Spain occupies the seventh position in the list of the main countries receiving travellers with high purchasing power.
France ranks first in attracting these tourists, with 36%, followed by the United Kingdom and Italy, with 31%.
Despite the progress made in recent years, Spain is still not a reference destination for tourists with high purchasing power. Only attracts 13% of these travelers compared to countries like France, United Kingdom and Italy, which exceed 30%, according to the report ‘The luxury tourist in Spain, an unknown?’ prepared by the international tax free operator Global Blue.
With about 83 million international tourists received in 2018, Spain is the second largest tourist power in the world, behind France, but ranks seventh in the ranking of the main countries receiving travelers with high purchasing power, as highlighted yesterday in Madrid Jacques Stern, CEO of Global Blue. He presented the report at the conference on the luxury sector “Excellence Day de Círculo Fortuny”, which this occasion took place under the slogan “Excellence, crafts and culture, main engines of elite tourism.
The ranking led by France, which captures 36% of these travelers, followed by the United Kingdom and Italy, both destinations with 31%.
Tourists of high purchasing power account for only 0.5% of the total, but concentrate 17% of tax free sales that are made in shops. However, in our country their spending is up to 62% lower compared to other destinations in our environment.
Spain captures 37% of the budget of these travelers, with an average expenditure of 22,000 euros, while in countries such as the United Kingdom reaches 60%, where their disbursement reaches an average of 35,000 euros in purchases.
The Fortuny Circle held yesterday a day on luxury tourism at the Royal Academy of San Fernando in Madrid, in which the CEO of Global Blue Jacques Stern, presented the latest study on tax free purchases of his company.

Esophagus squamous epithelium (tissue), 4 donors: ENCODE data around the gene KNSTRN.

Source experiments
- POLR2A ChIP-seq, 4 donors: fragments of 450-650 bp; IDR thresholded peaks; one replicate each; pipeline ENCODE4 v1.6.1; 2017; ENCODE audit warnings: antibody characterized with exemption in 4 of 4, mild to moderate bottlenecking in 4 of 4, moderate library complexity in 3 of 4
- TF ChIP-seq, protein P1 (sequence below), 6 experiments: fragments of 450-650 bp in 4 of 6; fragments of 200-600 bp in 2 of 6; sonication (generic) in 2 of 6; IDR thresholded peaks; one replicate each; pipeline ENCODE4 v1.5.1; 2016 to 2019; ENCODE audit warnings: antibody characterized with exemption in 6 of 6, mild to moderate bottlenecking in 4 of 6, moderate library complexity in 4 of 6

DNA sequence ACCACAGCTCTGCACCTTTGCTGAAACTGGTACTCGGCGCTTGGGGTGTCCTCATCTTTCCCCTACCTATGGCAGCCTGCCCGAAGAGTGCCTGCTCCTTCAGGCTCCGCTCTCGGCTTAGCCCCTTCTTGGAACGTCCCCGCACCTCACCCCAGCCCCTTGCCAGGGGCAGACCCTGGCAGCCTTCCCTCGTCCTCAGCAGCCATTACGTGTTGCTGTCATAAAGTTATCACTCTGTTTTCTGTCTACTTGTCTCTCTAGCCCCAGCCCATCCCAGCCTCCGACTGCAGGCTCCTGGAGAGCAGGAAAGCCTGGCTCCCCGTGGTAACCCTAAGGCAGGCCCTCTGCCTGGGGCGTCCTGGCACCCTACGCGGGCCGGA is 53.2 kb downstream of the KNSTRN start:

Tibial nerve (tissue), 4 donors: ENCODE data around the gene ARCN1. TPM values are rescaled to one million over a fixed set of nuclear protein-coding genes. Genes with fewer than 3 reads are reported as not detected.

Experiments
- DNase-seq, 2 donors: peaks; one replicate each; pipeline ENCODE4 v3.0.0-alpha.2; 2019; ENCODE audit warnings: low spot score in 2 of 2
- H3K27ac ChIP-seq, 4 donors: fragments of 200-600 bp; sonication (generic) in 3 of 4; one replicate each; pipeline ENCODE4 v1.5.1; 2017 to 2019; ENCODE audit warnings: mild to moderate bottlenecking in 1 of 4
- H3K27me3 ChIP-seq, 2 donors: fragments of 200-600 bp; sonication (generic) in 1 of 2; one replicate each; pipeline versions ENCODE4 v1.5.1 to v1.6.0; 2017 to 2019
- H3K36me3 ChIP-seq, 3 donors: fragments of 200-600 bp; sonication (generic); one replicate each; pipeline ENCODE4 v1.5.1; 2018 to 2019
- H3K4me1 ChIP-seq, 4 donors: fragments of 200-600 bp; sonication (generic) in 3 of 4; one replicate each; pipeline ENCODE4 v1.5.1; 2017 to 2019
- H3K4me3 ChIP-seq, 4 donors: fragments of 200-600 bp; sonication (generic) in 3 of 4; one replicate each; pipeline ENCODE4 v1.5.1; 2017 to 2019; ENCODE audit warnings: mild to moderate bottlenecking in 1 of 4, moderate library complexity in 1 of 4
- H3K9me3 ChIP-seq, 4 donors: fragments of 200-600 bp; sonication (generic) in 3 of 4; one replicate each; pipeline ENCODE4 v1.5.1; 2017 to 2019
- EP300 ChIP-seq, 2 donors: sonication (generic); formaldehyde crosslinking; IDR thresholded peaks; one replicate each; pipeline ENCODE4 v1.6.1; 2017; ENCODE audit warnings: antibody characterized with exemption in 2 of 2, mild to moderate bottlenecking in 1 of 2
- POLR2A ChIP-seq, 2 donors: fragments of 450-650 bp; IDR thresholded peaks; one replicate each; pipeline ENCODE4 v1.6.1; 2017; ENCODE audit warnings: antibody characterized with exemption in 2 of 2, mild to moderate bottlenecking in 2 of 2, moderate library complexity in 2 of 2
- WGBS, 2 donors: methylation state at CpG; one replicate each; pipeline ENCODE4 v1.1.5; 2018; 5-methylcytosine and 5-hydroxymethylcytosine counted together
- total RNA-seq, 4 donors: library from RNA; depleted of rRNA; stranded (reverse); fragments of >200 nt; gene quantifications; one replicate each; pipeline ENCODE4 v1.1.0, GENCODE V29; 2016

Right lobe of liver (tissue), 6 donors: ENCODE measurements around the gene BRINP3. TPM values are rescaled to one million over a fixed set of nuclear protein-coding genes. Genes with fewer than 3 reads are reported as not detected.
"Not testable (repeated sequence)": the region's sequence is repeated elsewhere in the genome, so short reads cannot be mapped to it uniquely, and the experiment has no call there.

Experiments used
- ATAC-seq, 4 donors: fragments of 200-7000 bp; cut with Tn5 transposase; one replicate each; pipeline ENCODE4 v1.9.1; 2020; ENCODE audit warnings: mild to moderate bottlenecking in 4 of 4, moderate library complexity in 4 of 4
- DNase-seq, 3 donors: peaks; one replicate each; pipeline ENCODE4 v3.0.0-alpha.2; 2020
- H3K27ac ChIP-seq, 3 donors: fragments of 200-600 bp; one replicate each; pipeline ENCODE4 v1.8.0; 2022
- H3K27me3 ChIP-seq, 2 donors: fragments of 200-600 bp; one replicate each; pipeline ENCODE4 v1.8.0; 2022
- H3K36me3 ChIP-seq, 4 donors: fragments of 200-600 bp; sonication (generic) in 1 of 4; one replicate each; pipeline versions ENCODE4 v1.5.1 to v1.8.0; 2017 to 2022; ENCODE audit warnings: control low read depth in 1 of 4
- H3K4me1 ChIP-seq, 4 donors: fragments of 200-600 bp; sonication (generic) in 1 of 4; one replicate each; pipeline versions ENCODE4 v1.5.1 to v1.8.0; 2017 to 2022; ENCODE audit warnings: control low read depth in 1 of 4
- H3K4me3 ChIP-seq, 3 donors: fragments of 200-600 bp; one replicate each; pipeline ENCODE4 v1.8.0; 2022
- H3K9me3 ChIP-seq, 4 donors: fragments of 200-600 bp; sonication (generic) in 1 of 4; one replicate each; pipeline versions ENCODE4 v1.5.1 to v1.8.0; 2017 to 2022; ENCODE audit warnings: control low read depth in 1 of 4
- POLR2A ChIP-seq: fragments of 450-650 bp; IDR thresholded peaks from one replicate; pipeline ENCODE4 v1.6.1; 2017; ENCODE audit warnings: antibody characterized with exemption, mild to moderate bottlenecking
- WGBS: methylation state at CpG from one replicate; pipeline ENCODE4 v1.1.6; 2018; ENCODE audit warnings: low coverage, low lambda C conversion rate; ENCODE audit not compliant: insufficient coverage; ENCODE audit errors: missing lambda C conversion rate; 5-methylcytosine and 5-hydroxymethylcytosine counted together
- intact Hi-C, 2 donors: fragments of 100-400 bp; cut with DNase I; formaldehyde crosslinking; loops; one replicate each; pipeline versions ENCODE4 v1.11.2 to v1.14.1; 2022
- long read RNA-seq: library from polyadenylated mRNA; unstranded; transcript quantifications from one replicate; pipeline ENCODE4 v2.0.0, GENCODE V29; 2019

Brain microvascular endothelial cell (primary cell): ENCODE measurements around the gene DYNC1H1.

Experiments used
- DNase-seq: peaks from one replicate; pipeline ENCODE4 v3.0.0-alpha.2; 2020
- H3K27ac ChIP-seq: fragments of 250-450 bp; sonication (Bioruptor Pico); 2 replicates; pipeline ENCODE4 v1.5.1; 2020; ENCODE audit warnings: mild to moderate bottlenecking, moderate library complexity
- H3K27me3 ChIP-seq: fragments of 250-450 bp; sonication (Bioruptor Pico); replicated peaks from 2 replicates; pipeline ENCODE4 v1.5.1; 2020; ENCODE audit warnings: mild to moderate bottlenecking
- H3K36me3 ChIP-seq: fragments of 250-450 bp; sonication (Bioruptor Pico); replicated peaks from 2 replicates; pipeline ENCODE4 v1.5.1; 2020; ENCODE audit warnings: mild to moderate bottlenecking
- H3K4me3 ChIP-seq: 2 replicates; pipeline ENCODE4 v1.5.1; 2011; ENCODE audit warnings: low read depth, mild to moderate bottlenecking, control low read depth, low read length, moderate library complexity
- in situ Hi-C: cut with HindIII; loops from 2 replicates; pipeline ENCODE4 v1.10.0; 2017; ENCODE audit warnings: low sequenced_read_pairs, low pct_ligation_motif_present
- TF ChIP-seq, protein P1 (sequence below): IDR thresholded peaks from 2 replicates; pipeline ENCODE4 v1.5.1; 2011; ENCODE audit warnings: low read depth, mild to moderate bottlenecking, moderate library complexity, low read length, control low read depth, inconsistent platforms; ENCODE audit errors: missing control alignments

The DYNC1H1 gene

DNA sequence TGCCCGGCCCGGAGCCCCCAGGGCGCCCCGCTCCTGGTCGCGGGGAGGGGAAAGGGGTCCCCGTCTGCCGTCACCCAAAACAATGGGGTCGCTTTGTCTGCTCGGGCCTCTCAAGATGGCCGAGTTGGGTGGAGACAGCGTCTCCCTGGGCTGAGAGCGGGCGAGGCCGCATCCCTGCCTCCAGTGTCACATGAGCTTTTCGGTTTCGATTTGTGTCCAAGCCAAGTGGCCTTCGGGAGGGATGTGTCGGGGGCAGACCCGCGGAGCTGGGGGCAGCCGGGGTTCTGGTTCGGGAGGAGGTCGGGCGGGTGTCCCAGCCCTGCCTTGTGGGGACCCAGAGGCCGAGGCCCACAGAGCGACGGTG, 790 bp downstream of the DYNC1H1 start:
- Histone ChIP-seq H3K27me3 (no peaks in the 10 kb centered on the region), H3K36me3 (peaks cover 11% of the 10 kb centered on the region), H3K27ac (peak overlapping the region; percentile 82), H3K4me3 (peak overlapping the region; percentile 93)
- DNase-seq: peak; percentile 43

The executive stressed the importance of knowing this traveler, their preferences, motivations and habits to adapt the offer to their objectives, generate a greater willingness to spend and improve their experience, since, “in addition to attracting them, we must retain and give them the treatment of a VIP traveler,” he said.
A process in which “the big data, which is the present, not the future, is very important,” he said.
He also referred to the importance of promoting the destination and improving air connectivity. “We must invest to position Spain in the long term,” he said.
The profile of the traveler with high purchasing power corresponds to that of a woman, often millennial, from Asia, who travels between three and four times a year and has a stay of between five and ten days in each trip, according to the study.
Its annual expenditure is between 50,000 and 210,000 euros, especially in exclusive luxury items, with a predilection for jewelry (45%) and accessories (32%), rather more than fashion (18%).
In terms of nationalities, China is the one that brings the most luxury tourists to Europe. In Spain, they account for 39% of travellers with the greatest spending capacity, quite a distance from those coming from other markets in Southeast Asia (11%) and the Persian Gulf (9%) – in other European countries they account for 15% and 14% respectively. “These countries are not sufficiently well represented in Spain,” said Stern.
Chinese elite travelers are usually between 20 and 30 years old, those from the United States are over 50, and those from the Middle East are between 35 and 4 years old.
On the other hand, as explained by the CEO of Global Blue, elite travelers from Russia and Latin America represent 10% and 8% of the arrivals of travelers with more spending capacity, while globally these nationalities barely reach 6% and 2%, respectively.